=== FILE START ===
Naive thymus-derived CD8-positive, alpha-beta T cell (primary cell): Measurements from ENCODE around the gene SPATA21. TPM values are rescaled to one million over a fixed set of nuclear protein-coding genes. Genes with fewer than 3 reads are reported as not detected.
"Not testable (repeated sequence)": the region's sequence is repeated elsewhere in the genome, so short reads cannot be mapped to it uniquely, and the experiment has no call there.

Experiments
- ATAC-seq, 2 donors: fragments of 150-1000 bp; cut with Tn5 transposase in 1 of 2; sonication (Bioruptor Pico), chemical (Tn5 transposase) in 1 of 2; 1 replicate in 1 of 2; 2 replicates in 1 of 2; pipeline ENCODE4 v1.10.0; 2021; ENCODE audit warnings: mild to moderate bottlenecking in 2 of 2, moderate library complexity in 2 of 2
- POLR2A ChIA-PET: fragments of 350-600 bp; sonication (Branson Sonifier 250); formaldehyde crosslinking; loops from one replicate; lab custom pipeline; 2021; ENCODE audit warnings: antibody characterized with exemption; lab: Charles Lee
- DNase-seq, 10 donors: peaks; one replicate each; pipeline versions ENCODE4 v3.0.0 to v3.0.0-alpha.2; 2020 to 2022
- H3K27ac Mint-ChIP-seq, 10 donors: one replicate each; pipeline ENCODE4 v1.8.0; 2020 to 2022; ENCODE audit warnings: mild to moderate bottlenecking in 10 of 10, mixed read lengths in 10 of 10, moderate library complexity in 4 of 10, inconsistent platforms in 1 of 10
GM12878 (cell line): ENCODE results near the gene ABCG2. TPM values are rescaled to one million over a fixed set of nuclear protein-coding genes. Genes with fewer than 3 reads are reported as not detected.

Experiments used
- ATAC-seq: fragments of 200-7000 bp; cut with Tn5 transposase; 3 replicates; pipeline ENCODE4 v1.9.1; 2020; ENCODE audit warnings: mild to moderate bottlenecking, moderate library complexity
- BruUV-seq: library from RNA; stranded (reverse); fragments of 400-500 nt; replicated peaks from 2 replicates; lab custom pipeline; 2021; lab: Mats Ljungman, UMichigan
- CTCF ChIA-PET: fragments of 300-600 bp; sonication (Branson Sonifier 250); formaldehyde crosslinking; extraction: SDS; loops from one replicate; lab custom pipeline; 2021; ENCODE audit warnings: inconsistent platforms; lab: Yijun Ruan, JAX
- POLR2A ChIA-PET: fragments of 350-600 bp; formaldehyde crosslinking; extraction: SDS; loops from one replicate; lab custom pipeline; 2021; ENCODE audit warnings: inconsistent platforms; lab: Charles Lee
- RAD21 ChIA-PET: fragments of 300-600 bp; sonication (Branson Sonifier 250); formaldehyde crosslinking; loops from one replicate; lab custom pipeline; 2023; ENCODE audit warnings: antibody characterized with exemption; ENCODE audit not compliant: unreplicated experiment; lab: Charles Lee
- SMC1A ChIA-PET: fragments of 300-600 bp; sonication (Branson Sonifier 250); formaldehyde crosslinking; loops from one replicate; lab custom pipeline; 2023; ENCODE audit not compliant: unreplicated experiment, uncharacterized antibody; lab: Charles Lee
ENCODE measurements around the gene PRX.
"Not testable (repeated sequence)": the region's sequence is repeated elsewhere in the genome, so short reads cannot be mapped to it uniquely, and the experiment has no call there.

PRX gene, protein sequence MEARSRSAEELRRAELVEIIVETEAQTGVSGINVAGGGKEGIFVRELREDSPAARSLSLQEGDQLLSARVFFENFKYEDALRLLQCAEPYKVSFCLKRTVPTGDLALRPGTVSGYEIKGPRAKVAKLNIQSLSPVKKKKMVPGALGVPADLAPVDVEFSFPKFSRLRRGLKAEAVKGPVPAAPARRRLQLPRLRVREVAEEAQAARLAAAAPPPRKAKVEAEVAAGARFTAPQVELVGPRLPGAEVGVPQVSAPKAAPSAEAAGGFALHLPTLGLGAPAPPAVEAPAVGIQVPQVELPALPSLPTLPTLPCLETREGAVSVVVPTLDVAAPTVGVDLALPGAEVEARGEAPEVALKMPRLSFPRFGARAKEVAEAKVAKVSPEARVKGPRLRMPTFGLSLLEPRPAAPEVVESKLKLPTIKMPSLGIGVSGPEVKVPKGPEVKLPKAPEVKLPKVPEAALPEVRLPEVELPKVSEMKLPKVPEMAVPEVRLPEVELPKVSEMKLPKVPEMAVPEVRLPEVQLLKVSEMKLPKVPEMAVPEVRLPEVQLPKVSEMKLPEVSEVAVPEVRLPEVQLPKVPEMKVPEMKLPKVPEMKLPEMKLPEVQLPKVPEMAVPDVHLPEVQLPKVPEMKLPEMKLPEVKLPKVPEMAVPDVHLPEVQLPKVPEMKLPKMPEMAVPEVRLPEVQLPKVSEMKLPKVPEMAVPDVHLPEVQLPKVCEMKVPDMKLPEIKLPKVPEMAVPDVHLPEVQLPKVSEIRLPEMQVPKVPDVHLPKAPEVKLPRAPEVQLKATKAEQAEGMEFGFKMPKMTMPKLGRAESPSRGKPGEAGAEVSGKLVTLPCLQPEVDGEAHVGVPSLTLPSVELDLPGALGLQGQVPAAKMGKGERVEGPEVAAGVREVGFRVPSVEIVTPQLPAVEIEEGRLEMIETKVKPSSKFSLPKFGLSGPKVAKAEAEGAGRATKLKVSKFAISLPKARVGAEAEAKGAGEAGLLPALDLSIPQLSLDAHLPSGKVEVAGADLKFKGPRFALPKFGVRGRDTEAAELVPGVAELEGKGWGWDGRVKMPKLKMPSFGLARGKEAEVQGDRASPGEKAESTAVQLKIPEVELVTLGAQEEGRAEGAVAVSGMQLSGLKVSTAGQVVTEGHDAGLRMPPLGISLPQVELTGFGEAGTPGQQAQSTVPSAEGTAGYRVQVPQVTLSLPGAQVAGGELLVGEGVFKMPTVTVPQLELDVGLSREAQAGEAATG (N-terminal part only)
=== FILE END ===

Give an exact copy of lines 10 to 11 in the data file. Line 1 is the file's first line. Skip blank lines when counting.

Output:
- ATAC-seq: fragments of 200-7000 bp; cut with Tn5 transposase; 3 replicates; pipeline ENCODE4 v1.9.1; 2020; ENCODE audit warnings: mild to moderate bottlenecking, moderate library complexity
- BruUV-seq: library from RNA; stranded (reverse); fragments of 400-500 nt; replicated peaks from 2 replicates; lab custom pipeline; 2021; lab: Mats Ljungman, UMichigan